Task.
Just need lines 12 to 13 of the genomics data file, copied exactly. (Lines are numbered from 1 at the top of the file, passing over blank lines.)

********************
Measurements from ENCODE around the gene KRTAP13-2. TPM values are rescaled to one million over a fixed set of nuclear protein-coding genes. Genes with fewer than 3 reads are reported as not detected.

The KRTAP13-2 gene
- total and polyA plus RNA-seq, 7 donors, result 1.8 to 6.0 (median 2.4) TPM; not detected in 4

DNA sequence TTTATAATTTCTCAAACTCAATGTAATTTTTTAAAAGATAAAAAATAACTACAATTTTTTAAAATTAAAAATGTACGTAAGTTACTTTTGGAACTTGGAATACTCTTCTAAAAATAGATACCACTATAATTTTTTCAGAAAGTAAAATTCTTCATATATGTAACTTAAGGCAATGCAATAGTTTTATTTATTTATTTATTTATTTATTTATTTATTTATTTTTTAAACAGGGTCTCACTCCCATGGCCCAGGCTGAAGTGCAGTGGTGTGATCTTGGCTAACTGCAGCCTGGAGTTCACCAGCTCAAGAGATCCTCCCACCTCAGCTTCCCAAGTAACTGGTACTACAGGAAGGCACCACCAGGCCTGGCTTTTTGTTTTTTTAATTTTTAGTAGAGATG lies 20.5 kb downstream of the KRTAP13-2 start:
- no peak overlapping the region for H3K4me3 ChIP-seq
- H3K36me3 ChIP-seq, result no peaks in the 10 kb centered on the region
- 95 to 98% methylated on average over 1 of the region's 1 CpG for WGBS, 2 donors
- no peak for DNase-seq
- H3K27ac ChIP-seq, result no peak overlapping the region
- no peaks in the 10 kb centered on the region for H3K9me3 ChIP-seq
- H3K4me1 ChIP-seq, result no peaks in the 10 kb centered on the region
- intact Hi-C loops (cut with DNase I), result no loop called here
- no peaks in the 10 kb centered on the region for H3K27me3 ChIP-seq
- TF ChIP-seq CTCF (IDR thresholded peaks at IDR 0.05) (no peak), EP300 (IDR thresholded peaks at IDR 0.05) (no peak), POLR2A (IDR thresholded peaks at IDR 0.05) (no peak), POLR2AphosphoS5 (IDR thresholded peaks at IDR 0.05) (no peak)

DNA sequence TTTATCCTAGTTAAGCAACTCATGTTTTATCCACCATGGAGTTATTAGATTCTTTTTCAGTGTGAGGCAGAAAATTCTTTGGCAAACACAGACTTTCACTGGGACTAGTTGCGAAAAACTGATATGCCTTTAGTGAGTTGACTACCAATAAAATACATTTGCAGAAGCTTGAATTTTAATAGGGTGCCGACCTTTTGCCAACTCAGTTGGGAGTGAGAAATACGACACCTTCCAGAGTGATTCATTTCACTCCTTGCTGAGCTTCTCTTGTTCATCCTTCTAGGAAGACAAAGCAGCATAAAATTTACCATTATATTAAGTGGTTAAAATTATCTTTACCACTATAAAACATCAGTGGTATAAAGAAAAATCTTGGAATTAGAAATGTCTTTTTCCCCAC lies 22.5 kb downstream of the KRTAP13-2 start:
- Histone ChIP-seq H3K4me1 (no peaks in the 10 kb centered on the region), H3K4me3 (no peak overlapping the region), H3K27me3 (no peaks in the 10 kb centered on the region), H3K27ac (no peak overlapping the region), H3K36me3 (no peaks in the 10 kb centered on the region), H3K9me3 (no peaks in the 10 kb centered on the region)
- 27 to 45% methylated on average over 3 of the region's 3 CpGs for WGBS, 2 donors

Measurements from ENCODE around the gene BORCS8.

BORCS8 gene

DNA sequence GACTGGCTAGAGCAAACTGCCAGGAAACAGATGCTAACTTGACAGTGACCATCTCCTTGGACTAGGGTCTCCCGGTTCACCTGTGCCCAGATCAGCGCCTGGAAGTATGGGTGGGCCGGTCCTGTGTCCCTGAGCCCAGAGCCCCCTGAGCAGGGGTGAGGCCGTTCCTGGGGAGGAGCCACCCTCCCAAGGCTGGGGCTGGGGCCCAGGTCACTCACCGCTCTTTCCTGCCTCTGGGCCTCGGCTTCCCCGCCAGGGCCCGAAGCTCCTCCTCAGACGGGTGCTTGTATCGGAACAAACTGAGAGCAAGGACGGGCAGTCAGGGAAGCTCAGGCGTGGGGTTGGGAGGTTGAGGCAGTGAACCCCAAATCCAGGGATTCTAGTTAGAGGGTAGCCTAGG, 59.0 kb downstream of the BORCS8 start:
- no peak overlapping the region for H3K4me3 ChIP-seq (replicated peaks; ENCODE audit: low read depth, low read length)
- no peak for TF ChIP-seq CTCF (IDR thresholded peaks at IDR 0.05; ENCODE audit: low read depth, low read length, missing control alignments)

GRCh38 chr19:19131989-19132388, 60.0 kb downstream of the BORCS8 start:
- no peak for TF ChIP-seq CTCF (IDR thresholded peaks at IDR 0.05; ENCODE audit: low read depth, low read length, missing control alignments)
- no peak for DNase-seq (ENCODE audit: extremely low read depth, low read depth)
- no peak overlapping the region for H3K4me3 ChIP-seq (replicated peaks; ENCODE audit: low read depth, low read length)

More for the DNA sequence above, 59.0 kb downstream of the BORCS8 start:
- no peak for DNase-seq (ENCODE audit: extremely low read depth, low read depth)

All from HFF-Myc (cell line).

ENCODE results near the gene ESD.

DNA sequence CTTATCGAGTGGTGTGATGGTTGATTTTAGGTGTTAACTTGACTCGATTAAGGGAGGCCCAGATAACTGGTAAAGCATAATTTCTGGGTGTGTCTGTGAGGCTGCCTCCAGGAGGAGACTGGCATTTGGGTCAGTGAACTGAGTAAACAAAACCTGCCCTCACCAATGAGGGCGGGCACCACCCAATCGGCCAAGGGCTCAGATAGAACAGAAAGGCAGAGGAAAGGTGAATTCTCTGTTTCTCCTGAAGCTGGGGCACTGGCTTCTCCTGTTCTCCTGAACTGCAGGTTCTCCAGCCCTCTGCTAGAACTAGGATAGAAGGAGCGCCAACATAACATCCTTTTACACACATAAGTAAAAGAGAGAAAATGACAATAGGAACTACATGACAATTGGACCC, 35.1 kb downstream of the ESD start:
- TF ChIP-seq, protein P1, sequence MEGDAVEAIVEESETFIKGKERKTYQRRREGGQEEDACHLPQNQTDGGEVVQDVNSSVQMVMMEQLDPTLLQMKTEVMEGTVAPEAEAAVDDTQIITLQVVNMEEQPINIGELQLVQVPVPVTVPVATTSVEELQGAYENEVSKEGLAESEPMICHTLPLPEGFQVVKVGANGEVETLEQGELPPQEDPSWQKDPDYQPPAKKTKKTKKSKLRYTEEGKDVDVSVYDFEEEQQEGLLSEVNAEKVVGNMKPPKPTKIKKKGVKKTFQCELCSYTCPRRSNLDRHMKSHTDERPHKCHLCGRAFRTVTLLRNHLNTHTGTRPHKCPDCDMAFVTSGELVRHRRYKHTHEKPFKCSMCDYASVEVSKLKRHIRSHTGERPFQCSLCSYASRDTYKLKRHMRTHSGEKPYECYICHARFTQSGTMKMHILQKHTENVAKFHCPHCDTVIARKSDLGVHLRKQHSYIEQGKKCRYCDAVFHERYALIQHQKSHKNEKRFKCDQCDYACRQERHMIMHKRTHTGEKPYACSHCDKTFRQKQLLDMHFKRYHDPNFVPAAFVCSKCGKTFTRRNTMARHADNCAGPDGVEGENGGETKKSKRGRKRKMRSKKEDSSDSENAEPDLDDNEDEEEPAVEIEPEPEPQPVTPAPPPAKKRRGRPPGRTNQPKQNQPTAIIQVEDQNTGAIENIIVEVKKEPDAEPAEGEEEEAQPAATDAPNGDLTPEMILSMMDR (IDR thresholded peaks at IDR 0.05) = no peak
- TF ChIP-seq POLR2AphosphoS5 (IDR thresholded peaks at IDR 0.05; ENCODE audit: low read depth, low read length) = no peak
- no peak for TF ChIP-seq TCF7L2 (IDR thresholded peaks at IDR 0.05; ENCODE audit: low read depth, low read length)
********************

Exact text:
- intact Hi-C loops (cut with DNase I), result no loop called here
- no peaks in the 10 kb centered on the region for H3K27me3 ChIP-seq